Cowbirds and bison have a commensal relationship in which the cowbirds benefit from the activities of the bison and the bison is neither helped nor harmed by the presence of the birds. Historically, cowbirds evolved to travel alongside bison herds as they moved through prairies and meadows. The movements and activity of the bison disturb many insects, which the cowbird can then eat.
This relationship between cowbirds and bison was instrumental in the development of the cowbird’s parasitic nesting habits. As they follow the bison while they migrate, cowbirds are unable to stop, build a nest and care for eggs. Instead, cowbirds deposit eggs in the nests of other species. When the young cowbird hatches, the surrogate parents feed it until it is old enough to fledge.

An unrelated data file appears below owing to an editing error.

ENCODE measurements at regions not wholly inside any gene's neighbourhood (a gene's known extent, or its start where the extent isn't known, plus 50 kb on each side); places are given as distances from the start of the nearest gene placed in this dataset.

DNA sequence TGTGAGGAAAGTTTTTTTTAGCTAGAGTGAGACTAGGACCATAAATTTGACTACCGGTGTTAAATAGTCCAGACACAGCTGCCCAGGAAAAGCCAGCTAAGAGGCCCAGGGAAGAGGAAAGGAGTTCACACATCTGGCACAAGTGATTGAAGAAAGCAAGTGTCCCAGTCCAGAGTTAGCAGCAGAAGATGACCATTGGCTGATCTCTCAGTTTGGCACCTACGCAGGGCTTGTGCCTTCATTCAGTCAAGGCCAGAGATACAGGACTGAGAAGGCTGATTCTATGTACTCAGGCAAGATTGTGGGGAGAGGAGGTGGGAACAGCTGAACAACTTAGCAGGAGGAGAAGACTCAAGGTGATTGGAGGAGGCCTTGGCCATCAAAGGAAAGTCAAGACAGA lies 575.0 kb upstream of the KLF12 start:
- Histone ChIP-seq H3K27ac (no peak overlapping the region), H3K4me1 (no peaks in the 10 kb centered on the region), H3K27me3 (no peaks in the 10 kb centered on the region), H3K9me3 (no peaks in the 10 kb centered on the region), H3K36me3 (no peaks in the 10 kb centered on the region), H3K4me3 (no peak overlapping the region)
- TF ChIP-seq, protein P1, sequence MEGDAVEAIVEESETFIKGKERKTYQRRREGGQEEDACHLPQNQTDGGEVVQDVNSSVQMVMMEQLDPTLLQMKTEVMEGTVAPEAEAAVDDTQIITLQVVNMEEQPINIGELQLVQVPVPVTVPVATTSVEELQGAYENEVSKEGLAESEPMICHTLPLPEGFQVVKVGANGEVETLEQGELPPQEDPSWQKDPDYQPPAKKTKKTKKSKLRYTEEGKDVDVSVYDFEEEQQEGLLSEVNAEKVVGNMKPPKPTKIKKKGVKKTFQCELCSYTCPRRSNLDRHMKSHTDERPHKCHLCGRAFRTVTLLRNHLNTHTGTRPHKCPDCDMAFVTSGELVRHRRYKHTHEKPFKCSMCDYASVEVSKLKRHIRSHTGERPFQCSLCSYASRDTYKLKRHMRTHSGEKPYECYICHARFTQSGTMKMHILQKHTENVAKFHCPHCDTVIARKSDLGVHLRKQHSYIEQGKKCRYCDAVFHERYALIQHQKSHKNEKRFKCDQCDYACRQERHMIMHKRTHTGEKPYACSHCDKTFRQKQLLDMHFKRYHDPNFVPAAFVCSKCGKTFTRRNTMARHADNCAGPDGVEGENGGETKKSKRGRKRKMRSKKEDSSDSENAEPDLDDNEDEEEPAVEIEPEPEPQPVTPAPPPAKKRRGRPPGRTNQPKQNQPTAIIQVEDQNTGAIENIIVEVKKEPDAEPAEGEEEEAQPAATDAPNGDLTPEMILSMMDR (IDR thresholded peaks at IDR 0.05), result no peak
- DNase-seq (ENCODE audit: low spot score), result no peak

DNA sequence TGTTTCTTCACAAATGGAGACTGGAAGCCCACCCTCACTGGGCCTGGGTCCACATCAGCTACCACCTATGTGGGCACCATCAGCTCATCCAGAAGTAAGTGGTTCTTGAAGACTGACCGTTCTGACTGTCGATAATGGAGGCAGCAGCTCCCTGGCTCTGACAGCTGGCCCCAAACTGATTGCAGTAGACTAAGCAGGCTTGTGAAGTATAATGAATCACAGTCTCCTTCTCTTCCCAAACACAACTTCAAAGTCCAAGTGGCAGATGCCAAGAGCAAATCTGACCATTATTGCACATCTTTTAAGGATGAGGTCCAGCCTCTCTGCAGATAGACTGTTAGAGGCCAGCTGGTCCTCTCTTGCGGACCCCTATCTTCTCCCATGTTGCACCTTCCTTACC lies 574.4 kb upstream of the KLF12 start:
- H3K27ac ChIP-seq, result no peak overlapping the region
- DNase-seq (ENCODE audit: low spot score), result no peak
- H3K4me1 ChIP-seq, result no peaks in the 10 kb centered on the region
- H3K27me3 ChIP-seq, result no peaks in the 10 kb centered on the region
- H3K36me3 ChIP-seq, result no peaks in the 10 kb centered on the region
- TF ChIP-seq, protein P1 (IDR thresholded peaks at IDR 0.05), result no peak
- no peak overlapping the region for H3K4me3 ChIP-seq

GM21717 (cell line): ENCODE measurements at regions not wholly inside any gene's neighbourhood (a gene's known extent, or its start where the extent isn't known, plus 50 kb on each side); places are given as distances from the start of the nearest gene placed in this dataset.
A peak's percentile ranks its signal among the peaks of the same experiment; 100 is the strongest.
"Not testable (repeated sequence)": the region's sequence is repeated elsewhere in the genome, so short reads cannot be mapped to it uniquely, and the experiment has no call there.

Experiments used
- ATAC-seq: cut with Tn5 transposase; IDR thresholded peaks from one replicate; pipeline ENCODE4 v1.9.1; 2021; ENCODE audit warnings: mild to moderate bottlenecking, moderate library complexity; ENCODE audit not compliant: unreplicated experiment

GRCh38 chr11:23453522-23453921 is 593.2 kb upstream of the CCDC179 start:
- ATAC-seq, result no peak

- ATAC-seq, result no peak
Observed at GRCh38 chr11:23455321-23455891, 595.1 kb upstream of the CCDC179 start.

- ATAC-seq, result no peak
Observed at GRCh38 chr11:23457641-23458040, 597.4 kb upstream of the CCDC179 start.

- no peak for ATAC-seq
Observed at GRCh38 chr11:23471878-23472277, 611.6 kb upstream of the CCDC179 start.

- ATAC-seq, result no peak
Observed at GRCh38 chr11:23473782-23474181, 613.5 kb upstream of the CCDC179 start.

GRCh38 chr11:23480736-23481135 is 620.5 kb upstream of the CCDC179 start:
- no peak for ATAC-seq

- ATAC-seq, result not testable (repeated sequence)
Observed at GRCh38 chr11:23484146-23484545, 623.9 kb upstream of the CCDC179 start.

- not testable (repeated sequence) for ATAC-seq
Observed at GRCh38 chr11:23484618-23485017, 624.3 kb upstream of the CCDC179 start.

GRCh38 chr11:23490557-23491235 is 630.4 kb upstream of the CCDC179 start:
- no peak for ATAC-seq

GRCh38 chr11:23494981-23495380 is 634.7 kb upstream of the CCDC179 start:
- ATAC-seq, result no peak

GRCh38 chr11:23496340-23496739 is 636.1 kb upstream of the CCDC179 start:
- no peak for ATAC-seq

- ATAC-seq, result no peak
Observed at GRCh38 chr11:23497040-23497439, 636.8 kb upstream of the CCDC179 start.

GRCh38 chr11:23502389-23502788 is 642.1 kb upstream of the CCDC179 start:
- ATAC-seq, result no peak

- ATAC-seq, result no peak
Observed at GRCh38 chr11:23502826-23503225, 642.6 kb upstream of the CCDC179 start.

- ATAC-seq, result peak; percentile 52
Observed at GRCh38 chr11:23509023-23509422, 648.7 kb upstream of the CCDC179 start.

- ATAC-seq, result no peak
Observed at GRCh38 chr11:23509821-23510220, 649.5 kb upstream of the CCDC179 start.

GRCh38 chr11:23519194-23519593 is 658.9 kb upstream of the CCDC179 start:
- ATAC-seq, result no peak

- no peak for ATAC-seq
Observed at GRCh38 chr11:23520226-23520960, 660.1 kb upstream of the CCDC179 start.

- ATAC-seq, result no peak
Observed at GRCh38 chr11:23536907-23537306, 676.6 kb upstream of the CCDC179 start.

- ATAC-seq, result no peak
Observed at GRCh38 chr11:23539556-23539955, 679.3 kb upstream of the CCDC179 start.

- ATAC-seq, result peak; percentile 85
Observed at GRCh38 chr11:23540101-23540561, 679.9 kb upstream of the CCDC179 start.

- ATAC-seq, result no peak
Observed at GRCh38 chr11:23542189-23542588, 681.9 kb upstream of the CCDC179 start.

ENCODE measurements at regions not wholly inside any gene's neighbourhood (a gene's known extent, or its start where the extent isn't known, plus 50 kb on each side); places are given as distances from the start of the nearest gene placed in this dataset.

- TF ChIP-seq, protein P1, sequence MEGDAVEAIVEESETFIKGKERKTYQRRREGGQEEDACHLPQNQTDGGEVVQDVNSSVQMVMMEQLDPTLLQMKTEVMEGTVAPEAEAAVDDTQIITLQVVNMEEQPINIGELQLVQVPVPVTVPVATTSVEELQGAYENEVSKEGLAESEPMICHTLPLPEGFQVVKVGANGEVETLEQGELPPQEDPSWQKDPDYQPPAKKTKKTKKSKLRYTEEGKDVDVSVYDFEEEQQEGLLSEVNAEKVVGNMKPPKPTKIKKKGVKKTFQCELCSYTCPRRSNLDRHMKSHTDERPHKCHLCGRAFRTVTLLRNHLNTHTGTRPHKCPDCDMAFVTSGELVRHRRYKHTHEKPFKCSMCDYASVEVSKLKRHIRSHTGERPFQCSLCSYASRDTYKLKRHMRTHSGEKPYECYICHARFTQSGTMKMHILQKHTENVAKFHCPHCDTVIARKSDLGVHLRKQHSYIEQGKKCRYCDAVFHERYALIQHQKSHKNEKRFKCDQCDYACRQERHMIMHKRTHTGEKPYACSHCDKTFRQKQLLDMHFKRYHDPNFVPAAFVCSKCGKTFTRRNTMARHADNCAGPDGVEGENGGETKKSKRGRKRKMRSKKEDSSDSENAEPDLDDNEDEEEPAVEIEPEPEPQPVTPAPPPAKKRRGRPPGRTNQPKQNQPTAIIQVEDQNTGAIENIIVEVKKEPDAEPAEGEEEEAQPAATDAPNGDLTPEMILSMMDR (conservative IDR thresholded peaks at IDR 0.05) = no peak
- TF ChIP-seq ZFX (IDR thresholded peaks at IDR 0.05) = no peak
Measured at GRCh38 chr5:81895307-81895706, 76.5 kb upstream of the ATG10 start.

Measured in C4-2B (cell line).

Many other birds take residence near large herbivores, such as cows, oxen and rhinoceroses. In addition to benefitting from the disturbed insects, many of these animals also eat the ticks and other parasites that feed on the larger animals. In such cases, the relationship is better described as mutualistic than commensal, as the herbivore benefits from having fewer parasites. Additionally, the large herbivores tend to discourage the presence of the small birds’ predators.